Fatah and Hamas clashed at Cabinet ministries, universities and security headquarters yesterday in defiance of a truce that was to have calmed the seething Gaza Strip.
Twelve people were wounded by late morning, hospital officials said and Fatah said Hamas kidnapped 40 of its security officials at roadblocks.
Gazans who had ventured from their homes, hoping for a lull in violence, scurried to seek refuge.
The ceasefire agreement was announced late on Friday on the deadliest single day of battles between the two sides, who have been locked in a violent power struggle since the Islamic militant Hamas ousted Fatah from power last year. Palestinian officials said the deal was approved by Palestinian President Mahmoud Abbas of Fatah and Hamas' supreme leader, Khaled Mashaal.
But the ceasefire -- the second announced last week -- showed no signs of taking hold.
Gunbattles raged across Gaza after the truce was announced, continuing through the night and early yesterday. With no casualties reported overnight, some Gazans, who had spent the previous two days huddled at home for safety, were emboldened to leave their houses to go to work.
But confrontations soon heated up in Gaza City, the coastal strip's largest town. Fatah gunmen stormed the Agriculture Ministry, ransacking offices and stealing computers, servers and official documents, said Agriculture Minister Mohammed al-Agha of Hamas.
Fatah-affiliated security officials said nothing was stolen or destroyed and denied al-Agha's assertion that gunmen had opened fire from the building's rooftops.
Officials at the Hamas-run Communications and Postal Ministry said Fatah gunmen fired two rocket-propelled grenades at the building. Gunbattles also erupted around the Interior Ministry, which Hamas controls and the Fatah-dominated National Security headquarters.
Universities also continued to be the site of clashes. Armed men at Islamic University, a Hamas stronghold, traded fire with Fatah fighters who took up position on the rooftop of nearby al-Azhar University and surrounding buildings. University workers ran for cover as gunshots pierced the air.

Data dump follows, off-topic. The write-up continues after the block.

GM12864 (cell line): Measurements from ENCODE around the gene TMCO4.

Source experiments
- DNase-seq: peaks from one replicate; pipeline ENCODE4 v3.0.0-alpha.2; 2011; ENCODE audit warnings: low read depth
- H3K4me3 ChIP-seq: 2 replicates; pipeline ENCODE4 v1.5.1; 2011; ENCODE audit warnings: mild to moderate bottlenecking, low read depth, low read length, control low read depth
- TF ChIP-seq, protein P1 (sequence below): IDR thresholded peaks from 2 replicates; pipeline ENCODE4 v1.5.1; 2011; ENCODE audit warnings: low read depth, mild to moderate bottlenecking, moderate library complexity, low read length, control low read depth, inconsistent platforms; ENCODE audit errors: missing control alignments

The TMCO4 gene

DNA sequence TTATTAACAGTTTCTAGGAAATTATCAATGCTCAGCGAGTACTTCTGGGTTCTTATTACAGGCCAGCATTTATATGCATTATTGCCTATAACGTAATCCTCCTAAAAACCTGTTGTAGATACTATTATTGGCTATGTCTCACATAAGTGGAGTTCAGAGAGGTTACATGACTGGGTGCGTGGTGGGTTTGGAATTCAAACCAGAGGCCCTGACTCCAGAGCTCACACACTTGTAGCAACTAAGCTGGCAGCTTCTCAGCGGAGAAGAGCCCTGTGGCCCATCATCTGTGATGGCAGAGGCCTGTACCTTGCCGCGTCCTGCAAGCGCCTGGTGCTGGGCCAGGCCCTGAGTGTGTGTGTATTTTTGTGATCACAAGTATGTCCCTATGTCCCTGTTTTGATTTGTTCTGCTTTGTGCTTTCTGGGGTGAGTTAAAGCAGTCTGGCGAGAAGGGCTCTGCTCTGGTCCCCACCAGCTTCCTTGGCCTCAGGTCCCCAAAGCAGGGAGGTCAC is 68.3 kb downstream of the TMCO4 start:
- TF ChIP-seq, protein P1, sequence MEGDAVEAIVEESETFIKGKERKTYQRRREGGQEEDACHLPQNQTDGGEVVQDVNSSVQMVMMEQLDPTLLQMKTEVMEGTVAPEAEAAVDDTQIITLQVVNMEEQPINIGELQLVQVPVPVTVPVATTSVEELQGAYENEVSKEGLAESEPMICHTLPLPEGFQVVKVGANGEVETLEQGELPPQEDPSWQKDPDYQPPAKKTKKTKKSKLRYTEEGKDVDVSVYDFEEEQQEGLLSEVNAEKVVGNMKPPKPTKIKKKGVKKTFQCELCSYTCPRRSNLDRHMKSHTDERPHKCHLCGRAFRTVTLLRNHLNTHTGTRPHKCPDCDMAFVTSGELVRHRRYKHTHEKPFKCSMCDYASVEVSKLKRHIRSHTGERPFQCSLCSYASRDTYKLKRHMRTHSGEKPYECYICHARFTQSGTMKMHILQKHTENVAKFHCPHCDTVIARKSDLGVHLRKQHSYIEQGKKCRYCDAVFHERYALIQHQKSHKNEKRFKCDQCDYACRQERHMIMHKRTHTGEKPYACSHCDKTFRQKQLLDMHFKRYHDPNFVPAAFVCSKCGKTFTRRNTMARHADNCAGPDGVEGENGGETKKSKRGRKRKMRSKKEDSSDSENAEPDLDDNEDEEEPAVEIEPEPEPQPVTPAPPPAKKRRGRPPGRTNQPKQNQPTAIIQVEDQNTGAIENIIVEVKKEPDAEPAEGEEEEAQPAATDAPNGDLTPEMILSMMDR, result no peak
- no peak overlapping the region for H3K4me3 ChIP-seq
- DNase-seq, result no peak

Drivers in Gaza City who had decided to test the truce declaration and leave their homes sought alternative routes around the fighting, afraid to be caught in the crossfire.
Gunmen waved along a group of children who walked single file along a wall, hoping that would offer them shelter.
Gunmen set up roadblocks at various points in the city, stopping cars and searching them for rivals.
Fatah-affiliated security officials said that Hamas fighters had set up roadblocks on the road leading south from the city, and seized 40 unarmed Fatah security personnel.
Even before the gunfire intensified, the streets of Gaza City had been almost empty, with only one person outside an ordinarily busy bakery yesterday morning.
The UN said it would not reopen its schools in Gaza on yesterday after a mid-year recess, as scheduled, because of the fighting -- a decision that kept nearly 200,000 students at home.
In southern Gaza, gunmen stormed the Fatah-affiliated al-Quds University campus in the town of Rafah, torching the student council building, university officials said.
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